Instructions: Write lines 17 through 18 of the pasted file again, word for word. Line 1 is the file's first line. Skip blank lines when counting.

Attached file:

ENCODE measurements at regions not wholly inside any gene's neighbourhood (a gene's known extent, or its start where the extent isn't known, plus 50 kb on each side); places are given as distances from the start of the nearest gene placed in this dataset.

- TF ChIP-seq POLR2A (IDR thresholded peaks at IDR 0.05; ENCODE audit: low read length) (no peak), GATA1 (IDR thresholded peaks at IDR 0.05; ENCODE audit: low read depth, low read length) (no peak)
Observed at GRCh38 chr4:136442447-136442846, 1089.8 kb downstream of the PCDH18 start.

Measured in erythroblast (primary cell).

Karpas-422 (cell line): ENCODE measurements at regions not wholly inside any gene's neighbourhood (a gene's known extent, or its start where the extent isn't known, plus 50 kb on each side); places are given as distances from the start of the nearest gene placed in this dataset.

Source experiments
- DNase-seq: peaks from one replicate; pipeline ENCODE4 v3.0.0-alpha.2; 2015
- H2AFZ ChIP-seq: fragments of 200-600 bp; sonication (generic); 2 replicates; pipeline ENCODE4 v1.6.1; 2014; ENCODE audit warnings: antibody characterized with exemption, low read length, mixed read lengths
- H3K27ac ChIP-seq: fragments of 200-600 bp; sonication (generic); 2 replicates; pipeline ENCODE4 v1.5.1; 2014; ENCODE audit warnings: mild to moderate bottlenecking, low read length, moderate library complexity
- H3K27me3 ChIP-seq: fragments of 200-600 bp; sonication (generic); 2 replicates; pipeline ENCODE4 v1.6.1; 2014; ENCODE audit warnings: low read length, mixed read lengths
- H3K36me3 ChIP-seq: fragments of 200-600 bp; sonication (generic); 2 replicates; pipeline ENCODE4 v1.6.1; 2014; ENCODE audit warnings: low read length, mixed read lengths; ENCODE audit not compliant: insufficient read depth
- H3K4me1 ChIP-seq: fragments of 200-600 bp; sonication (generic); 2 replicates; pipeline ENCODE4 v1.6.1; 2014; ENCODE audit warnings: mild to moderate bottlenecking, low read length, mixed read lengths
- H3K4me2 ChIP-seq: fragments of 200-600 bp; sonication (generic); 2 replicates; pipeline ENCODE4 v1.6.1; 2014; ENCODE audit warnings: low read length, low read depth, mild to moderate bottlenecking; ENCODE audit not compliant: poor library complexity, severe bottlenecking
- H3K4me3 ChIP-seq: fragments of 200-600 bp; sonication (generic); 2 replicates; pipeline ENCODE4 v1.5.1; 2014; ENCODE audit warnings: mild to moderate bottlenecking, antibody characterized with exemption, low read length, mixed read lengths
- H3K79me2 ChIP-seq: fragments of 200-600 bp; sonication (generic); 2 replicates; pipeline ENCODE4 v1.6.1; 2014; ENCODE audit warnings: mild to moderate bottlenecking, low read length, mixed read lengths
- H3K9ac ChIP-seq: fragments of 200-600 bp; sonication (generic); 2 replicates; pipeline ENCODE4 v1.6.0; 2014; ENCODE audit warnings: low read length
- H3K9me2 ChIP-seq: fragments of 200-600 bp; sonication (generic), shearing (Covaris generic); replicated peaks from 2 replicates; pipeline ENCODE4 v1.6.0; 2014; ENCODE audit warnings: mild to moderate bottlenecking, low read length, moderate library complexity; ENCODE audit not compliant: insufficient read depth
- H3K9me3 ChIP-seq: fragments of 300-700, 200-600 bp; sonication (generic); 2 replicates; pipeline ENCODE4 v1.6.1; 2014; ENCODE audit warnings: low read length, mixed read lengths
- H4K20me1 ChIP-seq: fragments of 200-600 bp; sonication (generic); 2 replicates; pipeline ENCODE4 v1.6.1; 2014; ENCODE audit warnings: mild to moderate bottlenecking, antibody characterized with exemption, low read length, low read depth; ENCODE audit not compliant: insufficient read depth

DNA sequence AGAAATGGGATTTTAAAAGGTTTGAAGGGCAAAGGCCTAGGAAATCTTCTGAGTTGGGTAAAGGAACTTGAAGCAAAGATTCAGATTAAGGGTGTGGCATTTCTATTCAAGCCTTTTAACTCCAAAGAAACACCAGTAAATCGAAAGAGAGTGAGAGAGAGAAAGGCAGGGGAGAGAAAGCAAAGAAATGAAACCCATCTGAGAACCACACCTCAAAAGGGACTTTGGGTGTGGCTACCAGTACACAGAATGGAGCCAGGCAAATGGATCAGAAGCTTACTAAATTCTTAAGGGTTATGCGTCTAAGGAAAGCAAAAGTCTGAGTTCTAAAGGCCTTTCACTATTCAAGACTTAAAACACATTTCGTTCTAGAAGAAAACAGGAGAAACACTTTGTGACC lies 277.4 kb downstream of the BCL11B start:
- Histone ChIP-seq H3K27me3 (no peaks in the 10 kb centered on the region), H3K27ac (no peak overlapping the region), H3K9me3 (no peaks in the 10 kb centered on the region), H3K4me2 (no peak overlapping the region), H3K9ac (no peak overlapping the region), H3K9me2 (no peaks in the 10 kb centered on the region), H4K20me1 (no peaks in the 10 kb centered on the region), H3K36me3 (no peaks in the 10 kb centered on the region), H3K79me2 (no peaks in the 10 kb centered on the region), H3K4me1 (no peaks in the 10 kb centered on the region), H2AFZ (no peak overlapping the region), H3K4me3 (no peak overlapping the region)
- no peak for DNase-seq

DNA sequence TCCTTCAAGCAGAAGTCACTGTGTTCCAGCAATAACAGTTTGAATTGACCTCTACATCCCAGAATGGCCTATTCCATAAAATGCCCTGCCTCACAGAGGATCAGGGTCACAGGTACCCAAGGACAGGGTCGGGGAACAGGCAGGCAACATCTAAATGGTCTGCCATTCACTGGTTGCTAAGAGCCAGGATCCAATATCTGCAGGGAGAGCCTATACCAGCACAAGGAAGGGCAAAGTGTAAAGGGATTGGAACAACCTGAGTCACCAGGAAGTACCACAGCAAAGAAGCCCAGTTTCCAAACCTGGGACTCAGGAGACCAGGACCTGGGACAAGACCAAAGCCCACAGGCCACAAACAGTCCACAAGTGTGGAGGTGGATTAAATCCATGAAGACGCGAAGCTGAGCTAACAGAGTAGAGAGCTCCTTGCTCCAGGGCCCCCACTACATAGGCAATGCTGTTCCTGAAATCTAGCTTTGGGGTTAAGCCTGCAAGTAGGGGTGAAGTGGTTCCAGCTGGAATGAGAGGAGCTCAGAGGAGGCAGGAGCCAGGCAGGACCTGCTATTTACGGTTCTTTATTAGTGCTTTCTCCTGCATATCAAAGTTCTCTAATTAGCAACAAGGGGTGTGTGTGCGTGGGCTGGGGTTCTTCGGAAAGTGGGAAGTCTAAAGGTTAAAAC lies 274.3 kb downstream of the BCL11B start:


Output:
- H3K9me2 ChIP-seq: fragments of 200-600 bp; sonication (generic), shearing (Covaris generic); replicated peaks from 2 replicates; pipeline ENCODE4 v1.6.0; 2014; ENCODE audit warnings: mild to moderate bottlenecking, low read length, moderate library complexity; ENCODE audit not compliant: insufficient read depth
- H3K9me3 ChIP-seq: fragments of 300-700, 200-600 bp; sonication (generic); 2 replicates; pipeline ENCODE4 v1.6.1; 2014; ENCODE audit warnings: low read length, mixed read lengths